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This image illustrates distributing manure from a rear end spreader.  An apron at the bottom of the spreader moves the load to the rear of the box where beaters propel the manure out the end.  NAL #4959 illustrates loading this spreader with manure from a cattle pen.  Alternative equipment spreads the manure from the side of the box (NAL #4961 & #4962).  Consisting of feces and urine, and usually bedding, animal manure is a valuable source of nutrients for plants.  It also improves organic matter content of the soil.  Plowing or disking the soil soon after spreading the manure optimizes capture of manure nutrients and minimizes pollution from volatilization and/or runoff of manure nutrients.

Spreading from a solid manure spreader

Credit: New Holland

Digital Credit: New Holland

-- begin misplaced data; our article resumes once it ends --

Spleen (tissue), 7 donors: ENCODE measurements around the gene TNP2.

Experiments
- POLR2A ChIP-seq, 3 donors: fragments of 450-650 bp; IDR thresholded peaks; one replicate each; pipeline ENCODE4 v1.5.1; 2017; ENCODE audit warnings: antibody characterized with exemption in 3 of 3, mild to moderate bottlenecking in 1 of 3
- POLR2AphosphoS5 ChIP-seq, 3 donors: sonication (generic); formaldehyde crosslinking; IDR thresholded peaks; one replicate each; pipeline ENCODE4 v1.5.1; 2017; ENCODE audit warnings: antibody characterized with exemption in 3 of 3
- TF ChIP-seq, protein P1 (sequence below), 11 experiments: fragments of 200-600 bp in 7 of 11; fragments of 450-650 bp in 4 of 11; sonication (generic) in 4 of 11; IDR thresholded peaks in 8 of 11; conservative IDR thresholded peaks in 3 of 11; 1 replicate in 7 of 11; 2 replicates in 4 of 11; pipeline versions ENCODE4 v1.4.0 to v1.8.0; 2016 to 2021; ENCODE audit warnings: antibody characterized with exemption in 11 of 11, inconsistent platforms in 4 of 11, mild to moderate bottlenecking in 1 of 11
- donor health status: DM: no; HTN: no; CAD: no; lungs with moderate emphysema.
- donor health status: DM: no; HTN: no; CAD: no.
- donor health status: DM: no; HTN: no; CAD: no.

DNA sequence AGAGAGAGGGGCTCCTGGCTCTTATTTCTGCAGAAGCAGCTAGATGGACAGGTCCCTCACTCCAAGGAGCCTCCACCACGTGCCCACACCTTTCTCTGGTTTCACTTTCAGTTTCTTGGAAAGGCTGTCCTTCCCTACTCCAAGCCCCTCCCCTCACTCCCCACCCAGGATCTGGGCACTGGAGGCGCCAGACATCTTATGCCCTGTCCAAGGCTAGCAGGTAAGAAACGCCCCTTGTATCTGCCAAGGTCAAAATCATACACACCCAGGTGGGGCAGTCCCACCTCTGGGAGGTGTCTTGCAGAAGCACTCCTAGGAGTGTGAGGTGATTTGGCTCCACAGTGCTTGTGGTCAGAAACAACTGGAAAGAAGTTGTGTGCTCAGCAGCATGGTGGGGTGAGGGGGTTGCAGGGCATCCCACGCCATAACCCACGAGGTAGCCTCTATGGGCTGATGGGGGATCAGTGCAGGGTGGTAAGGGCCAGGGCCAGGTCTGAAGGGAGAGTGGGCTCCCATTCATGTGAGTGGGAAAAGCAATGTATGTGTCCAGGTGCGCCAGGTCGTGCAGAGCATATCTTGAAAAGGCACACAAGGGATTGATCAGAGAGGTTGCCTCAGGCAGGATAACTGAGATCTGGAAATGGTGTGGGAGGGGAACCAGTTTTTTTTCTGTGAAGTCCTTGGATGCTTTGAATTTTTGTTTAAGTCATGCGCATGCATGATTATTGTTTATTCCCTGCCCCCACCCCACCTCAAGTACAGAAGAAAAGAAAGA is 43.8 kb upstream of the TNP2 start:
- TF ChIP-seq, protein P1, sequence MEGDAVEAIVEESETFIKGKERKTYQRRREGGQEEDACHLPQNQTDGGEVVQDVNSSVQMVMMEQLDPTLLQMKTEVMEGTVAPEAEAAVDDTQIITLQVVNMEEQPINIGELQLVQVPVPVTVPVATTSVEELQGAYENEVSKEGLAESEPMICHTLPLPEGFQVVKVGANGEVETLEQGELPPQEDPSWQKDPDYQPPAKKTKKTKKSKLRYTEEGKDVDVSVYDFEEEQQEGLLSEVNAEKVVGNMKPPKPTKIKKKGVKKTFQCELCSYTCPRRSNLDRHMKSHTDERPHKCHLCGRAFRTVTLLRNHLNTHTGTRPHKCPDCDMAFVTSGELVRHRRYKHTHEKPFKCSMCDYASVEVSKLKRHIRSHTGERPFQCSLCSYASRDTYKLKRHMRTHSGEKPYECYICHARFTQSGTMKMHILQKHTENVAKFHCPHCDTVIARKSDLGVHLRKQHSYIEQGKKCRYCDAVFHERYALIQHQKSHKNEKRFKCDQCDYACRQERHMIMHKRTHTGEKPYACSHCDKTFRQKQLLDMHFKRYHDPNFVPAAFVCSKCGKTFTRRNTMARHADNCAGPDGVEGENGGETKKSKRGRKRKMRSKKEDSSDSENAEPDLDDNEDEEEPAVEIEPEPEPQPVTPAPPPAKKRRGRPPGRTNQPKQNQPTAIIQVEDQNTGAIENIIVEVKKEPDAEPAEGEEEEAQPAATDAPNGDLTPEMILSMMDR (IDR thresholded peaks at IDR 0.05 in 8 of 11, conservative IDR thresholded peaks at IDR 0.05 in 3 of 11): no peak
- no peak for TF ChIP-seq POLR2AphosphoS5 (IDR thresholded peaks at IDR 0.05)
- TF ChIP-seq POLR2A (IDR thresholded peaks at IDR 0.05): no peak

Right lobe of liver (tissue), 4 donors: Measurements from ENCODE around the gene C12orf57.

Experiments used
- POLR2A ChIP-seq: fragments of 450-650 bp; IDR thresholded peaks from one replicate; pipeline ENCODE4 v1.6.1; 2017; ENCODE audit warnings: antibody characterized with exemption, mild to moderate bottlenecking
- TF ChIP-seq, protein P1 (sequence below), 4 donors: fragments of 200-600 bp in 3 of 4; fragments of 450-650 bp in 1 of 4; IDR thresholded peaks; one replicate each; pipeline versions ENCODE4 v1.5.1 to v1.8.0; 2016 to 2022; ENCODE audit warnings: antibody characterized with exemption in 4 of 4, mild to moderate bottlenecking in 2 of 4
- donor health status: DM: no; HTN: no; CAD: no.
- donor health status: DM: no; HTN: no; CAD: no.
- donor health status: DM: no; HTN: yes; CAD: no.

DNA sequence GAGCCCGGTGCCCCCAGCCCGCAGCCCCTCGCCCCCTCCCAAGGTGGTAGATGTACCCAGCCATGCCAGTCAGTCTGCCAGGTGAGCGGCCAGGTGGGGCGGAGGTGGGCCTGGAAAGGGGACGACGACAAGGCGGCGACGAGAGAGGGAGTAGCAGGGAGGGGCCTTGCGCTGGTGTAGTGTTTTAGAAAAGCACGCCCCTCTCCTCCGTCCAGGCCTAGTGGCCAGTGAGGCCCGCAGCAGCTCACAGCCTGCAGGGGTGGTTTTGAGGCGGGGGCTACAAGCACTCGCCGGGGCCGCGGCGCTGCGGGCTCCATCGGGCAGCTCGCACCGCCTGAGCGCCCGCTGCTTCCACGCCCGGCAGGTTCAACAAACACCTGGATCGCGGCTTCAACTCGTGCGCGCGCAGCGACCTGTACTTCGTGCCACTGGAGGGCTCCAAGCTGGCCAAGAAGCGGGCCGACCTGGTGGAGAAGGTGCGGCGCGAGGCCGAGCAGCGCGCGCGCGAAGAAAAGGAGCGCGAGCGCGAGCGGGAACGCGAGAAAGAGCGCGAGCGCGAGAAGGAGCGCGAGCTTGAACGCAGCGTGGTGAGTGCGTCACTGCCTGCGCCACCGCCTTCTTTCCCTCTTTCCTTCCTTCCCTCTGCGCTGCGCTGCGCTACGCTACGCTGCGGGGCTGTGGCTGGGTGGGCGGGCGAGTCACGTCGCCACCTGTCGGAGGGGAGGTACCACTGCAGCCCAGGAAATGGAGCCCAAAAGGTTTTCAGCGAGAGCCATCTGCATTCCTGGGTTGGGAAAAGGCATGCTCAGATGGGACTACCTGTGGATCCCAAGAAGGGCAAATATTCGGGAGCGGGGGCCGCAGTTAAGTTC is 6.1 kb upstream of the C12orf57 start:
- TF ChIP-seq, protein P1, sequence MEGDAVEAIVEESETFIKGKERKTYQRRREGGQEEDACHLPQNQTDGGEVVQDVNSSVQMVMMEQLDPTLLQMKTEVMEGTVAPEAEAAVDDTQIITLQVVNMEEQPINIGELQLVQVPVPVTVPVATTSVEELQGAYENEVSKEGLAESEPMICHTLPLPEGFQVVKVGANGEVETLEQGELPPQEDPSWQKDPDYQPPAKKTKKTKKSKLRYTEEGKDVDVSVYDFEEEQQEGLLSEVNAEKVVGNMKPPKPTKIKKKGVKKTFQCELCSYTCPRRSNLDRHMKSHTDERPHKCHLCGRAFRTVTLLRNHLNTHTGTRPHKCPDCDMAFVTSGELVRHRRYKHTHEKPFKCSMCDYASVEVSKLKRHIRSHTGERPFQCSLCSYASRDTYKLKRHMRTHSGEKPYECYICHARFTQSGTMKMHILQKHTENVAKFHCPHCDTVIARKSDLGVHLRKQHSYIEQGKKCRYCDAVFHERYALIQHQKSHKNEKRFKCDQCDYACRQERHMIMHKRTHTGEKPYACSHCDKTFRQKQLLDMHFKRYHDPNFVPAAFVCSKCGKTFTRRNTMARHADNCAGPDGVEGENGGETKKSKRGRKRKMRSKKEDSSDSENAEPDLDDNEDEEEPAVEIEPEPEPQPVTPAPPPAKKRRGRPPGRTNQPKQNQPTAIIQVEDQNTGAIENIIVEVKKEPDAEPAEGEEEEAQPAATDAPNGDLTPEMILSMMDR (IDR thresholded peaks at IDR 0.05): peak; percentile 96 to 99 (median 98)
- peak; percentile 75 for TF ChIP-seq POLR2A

Publisher: None

Rights: No rights reserved - image is in the public domain

Description: This image illustrates distributing manure from a rear end spreader. An apron at the bottom of the spreader moves the load to the rear of the box where beaters propel the manure out the end. NAL #4959 illustrates loading this spreader with manure from a cattle pen. Alternative equipment spreads the manure from the side of the box (NAL #4961 & #4962). Consisting of feces and urine, and usually bedding, animal manure is a valuable source of nutrients for plants. It also improves organic matter content of the soil. Plowing or disking the soil soon after spreading the manure optimizes capture of manure nutrients and minimizes pollution from volatilization and/or runoff of manure nutrients.

Resolution: 504x504

File Size: 279.41 KB